I also get and respect the right to protest when we disagree with our governmental leaders. But I also know that New York City (where I live) is the national epicenter of this crisis. If the city (and the country by extension) were to open too soon, it might trigger a second or even third wave of hospitalizations and deaths.

My humble opinion is that the country as a whole can only open when testing is widely available and the number of cases is as close to zero as we can get. Then and only then, we can even consider opening the country and the economy.

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All the Ways We Said Goodbye: A Novel of the Ritz Paris Book Review

A building is more than the materials used to build it. It is a place of action and memories.

The center of the new novel, All the Ways We Said Goodbye: A Novel of the Ritz Paris is the Ritz Paris Hotel. Co-written by Beatriz Williams, Lauren Willig and Karen White, the book is set in three different times and places in France: an aristocratic country house during World War I, Paris during World War II and Paris in the 1960’s.

During World War I, heiress Aurelie is trapped in her family’s ancestral home with her father. The Germans have taken over and are slowly sapping the land and the people of their resources. During World War II, Daisy was raised by her American grandmother. Married to a Frenchman who has joined the Nazi cause, she secretly joins the resistance. In the 1960’s, Barbara is a recent widow. She has come to France to seek out the lover her late husband never got over.

When three authors work together on one story, there is either the potential to create an amazing story or a mess of a novel with three separate voices that never quite merge together. This book is somewhere in the middle. It is far from the worst book I have ever read. However, it does not quite reach the potential that it promises.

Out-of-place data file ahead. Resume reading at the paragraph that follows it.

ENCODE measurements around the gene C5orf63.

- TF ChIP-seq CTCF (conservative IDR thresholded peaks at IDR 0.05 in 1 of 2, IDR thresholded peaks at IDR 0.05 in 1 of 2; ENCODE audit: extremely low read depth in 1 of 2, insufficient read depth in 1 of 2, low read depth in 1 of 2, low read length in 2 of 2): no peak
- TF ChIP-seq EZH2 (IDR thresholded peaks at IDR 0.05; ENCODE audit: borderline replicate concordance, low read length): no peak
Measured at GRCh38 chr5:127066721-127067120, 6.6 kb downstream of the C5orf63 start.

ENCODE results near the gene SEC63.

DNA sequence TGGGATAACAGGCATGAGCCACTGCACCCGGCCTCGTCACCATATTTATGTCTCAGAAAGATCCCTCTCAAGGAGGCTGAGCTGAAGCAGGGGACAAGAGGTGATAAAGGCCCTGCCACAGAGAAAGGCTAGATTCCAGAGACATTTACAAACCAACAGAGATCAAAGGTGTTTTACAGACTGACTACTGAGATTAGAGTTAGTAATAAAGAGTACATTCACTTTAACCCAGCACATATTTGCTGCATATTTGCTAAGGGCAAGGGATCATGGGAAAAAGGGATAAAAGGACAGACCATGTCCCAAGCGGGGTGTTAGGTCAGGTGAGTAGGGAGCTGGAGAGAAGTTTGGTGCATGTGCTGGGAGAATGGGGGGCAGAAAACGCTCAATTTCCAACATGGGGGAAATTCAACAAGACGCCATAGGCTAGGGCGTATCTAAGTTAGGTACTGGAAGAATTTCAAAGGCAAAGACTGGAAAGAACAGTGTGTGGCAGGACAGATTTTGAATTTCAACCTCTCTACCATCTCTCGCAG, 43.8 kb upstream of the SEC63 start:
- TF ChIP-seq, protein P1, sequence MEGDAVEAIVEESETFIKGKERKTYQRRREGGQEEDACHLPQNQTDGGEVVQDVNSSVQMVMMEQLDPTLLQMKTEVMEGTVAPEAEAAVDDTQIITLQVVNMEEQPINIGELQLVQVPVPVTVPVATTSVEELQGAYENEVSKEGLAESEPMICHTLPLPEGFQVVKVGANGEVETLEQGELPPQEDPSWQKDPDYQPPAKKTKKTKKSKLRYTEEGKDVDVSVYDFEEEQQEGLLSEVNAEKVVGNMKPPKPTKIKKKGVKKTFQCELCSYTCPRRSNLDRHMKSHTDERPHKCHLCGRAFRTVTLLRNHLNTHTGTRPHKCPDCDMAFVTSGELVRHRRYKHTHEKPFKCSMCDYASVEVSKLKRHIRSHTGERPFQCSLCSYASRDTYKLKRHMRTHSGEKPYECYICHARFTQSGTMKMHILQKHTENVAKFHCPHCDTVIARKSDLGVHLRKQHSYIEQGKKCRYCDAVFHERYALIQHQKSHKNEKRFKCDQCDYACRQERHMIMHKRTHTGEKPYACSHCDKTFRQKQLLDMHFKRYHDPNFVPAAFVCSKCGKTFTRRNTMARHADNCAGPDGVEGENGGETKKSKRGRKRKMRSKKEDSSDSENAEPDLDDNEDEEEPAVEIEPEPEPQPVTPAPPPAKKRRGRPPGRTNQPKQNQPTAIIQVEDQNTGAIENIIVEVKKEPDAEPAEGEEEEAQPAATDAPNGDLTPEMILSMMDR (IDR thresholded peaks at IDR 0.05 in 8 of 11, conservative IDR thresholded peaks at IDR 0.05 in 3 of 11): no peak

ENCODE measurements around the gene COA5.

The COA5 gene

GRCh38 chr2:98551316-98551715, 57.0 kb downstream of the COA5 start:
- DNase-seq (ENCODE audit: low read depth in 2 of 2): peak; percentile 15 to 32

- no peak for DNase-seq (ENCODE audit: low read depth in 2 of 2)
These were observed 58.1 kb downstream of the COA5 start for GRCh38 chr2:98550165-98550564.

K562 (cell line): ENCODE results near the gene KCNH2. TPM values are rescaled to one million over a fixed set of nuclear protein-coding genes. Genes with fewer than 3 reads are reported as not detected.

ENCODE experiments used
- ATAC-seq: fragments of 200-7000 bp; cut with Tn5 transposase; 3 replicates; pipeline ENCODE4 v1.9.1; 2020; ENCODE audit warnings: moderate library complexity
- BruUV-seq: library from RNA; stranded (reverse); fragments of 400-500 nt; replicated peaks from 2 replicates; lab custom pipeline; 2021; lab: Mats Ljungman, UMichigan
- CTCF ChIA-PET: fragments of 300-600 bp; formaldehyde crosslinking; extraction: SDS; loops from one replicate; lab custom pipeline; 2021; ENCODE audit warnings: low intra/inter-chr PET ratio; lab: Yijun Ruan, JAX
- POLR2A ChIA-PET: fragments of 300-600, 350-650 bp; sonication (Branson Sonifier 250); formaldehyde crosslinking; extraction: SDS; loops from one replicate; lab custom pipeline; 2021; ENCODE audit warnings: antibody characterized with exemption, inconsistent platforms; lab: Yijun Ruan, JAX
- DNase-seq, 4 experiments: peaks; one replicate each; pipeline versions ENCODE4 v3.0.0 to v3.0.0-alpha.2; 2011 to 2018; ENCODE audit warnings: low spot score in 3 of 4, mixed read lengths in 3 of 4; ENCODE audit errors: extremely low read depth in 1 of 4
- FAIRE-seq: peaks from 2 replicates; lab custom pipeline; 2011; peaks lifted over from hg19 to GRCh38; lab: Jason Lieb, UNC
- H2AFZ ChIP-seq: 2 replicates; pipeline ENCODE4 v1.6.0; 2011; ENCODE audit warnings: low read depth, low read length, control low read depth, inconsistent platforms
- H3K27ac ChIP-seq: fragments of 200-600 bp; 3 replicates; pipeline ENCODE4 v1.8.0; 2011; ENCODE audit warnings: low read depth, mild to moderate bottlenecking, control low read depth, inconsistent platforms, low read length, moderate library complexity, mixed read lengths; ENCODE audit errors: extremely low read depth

Do I recommend it? Maybe.

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Thoughts On the 78th Anniversary of Pearl Harbor

War is not the ideal state for any nation to be in. But when a nation is attacked, they have no choice to fight back.

Today is the 78th anniversary of Pearl Harbor. Up until the day that Japan attacked, many Americans were wary of getting involved in the war. Many still had very active memories from World War I. But the attack changed everything.

A generation of young men died that day, their bodies entombed in the sea. They died fighting for their country. 78 years later, their service and their sacrifice will never be forgotten.

May the memories of those who died that day forever be a blessing.

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Hitler and the Habsburgs The Fuhrer’s Vendetta Against the Austrian Royals Book Reviews

As a reader and a history buff, I thought that I had read and/or heard of every story about World War II. But I was wrong.

The first half of the twentieth century is notable for any number of reasons. One of those reasons is the physical deaths and/or dissolutions of most of the major monarchies in Europe. The new book, Hitler and the Habsburgs The Fuhrer’s Vendetta Against the Austrian Royals, by James Longo, tells the story of World War II from a different angle.

As we all learned in high school history class, World War I started with the assassination of Archduke Franz Ferdinand of Austria, the heir to the House of Hapsburg and his wife, Sophie, Duchess of Hohenberg. A generation later, a certain German Chancellor (who shall remain nameless on this blog post) controlled all of Europe and was responsible for the massacre of millions. Nursing a decades-long vendetta against the Hapsburgs and their orphaned children, it was the spark that eventually led him to power.

*There would normally be a video here, but there is none to be found.

This book is very interesting. It is obvious that the author thoroughly researched the period and his subjects. The story takes the reader on a journey that I have not experienced in a long time. However, this book is not for the casual reader. It is for one who is well versed and interested in the period and the history of that period.

I recommend it.